UNITED STATES of America, Plaintiff-Appellant, v. Johnny BEGAY, Defendant-Appellee.
In this interlocutory appeal, the government challenges the district court's order dismissing with prejudice, pursuant to Fed.R.Crim.P. 48(b)(1), a superseding indictment charging defendant Johnny Begay with multiple counts of aggravated sexual abuse of a child in Indian Country, and directing the parties to proceed to trial on the original indictment, which charged Begay with a single count of aggravated sexual abuse of a child in Indian Country. Exercising jurisdiction pursuant to 18 U.S.C. § 3731, we reverse the decision of the district court and remand for further proceedings on the superseding indictment.
On July 25, 2007, a federal grand jury indicted Begay on one count of aggravated sexual abuse of a child in Indian County, in violation of 18 U.S.C. §§ 1153, 2241(c) and 2246(3). The indictment alleged that
[b]etween on or about March 1, 2006, and April 30, 2006, in Indian Country, in San Juan County, in the State and District of New Mexico, the defendant, JOHNNY BEGAY, an Indian, knowingly engaged and attempted to engage in sexual contact with Jane Doe, an Indian child who had not attained the age of twelve years, and the sexual act consistent of intentional penetration of the genital opening of Jane Doe by a hand or finger or by any object with an intent to abuse, humiliate, harass, degrade, or arouse or gratify the sexual desire of any person.
App., Case No. 08-2149, at 7.
In preparation for trial, the government filed a motion in limine seeking approval from the district court to introduce at trial, pursuant to Rule 414 of the Federal Rules of Evidence1 , evidence of three categories of prior sexual molestation committed by Begay. The first category of proposed evidence involved testimony from the victim identified in the indictment, Jane Doe, regarding “previous sexual assaults” committed against her by Begay. Id. at 9. More specifically, the government indicated, Jane Doe would testify that Begay “assaulted her over twenty times” “when she was between the ages of 7 and 11.” Id. The second category of proposed evidence involved testimony from Jane Doe regarding Begay's molestation of her younger sister, whom the government identified as Jane Doe # 2. According to the government, Jane Doe would testify “that the defendant assaulted Jane Doe # 2 on at least one occasion.” Id. The third category of proposed evidence involved testimony from the mother of Jane Doe and Jane Doe # 2 regarding Begay's molestation of her when she “was 11-12 years old.” Id. The government indicated that the mother would testify that Begay “assaulted her three or four times.” Id. at 10. The government argued that “[t]he manner of sexual assault in all previous instances” was “similar to the charged offense, in that the defendant sexually assaulted the victims at home, during the night while the victims were in bed and no other adults were present.” Id.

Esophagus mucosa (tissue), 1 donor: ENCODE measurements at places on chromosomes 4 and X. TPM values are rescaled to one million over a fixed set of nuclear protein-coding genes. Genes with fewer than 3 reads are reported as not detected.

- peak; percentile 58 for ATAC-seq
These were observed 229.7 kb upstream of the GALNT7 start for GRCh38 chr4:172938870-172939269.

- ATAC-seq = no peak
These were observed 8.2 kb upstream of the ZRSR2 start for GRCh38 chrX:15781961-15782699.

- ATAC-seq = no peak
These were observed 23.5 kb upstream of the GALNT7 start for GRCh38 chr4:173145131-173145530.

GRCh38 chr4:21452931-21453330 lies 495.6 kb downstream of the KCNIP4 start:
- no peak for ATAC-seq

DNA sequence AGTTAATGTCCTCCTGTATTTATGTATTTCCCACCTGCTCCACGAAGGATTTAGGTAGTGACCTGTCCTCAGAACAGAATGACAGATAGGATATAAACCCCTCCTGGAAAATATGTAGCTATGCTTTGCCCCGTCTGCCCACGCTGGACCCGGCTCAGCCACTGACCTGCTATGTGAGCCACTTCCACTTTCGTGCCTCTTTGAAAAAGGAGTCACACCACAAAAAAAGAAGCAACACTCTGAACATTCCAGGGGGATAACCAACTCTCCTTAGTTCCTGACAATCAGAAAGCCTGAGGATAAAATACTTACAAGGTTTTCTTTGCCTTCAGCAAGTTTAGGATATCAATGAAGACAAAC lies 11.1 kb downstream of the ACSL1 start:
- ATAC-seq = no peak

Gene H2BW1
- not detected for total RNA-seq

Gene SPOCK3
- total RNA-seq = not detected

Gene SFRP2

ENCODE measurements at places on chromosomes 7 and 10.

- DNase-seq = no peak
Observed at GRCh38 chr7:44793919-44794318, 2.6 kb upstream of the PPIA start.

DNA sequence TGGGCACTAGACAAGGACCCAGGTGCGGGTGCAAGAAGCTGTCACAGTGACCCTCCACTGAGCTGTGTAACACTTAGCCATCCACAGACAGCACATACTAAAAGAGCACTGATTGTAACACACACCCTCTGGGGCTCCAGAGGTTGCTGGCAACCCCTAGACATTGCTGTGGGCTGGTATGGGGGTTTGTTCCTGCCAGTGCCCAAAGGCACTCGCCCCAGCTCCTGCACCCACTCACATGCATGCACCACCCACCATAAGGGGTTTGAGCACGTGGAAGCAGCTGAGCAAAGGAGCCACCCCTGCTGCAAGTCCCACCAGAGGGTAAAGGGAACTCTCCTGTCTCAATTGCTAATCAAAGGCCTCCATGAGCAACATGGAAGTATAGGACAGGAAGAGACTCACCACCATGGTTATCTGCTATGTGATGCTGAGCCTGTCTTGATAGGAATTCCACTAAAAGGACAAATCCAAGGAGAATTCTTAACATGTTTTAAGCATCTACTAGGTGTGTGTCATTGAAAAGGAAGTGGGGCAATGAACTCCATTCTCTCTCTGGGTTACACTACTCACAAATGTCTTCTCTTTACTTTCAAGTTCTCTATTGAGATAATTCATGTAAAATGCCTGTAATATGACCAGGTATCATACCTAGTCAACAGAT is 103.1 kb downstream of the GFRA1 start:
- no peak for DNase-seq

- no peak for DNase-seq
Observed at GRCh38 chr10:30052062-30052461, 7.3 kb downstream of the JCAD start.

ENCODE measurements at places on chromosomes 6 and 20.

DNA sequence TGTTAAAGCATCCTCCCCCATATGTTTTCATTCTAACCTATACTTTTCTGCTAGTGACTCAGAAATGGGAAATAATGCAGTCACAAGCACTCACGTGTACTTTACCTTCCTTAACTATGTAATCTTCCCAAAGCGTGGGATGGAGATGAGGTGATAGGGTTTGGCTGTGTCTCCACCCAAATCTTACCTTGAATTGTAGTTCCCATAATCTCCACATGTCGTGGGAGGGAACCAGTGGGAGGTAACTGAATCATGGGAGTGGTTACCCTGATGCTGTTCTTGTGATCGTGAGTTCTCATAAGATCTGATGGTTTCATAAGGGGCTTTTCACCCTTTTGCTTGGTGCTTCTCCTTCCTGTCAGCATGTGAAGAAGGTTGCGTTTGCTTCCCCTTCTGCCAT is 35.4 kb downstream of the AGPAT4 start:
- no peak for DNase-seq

Begay opposed the government's motion, arguing that “[a]ll the accusations [we]re extremely prejudicial,” and that “[i]t [wa]s very likely they w[ould] contribute to an improperly-based verdict, distract the jury from the central issue of the truth of the indictment charge, and consume way too much time at trial.” Id. at 15.
On July 2, 2008, the district court held a hearing on the government's motion, during which both Jane Doe and her mother testified. The following day, the district court issued a memorandum opinion and order denying the government's motion. Although the district court agreed with the government that the proposed evidence was relevant and admissible under Rule 414, it nevertheless concluded that each of the three categories of proffered evidence were more prejudicial than probative.
Immediately following issuance of the district court's order, the government filed an interlocutory appeal challenging that order. This court, in an unpublished order and judgment issued on February 9, 2009, affirmed the district court's order. United States v. Begay, No. 08-2149, ---Fed.Appx. ----, 2009 WL 301828 (10th Cir. Feb. 9, 2009). This court's mandate issued on March 3, 2009.
On April 9, 2009, a federal grand jury returned a superseding indictment charging Begay with seven counts of aggravated sexual abuse of a child in Indian County, in violation of 18 U.S.C. §§ 1153, 2241(c) and 2246(2)(c). All seven counts involved the same victim as the original indictment, Jane Doe, and all seven counts alleged that Begay “intentionally engaged in the penetration, however slight, of the [victim's] genital opening ․ by a hand or finger or by any object with an intent to abuse, humiliate, harass, degrade, or arouse or gratify the sexual desire of any person.”2 App. at 31-32. The counts differed only in the dates of the alleged acts: (1) Count 1 allegedly occurred “between May 1, 2006, and May 31, 2006,” id. at 31; (2) Count 2 allegedly occurred “between March 1, 2006, and April 20, 2006,”3 id.; (3) Count 3 allegedly occurred “between January 29, 2006, and February 2, 2006,” id. at 32; (4) Count 4 allegedly occurred “between January 29, 2006, and February 2, 2006,” id.; (5) Count 5 allegedly occurred “between June 28, 2004, and July 5, 2004,” id. at 33; (6) Count 6 allegedly occurred “between December 1, 2003, and December 31, 2003,” id.; and (7) Count 7 allegedly occurred “between August 1, 2000, and August 31, 2000,” id.
On April 27, 2009, Begay moved to dismiss the superseding indictment “with prejudice ․ on the grounds that the government engaged in excessive delay in obtaining that indictment, warranting dismissal by virtue of the Due Process Clause and Federal Rule of Criminal Procedure 48(b)(1).” Id. at 35. According to Begay, “[t]he superseding indictment [wa]s a blatant attempt to circumvent [the district court's] ruling ․ that the government would not be allowed to introduce evidence of [his] alleged sexual contact with Jane Doe outside the two-month time period alleged in the original indictment.” Id. at 36. Begay further argued that “[t]he government could have brought the superseding-indictment charges at the same time as it brought the single charge in the original indictment,” but that “[i]t delayed doing so for more than a year and a half to garner a tactical advantage in its prosecution of [him].” Id. Lastly, Begay argued that he was prejudiced by the government's tactics: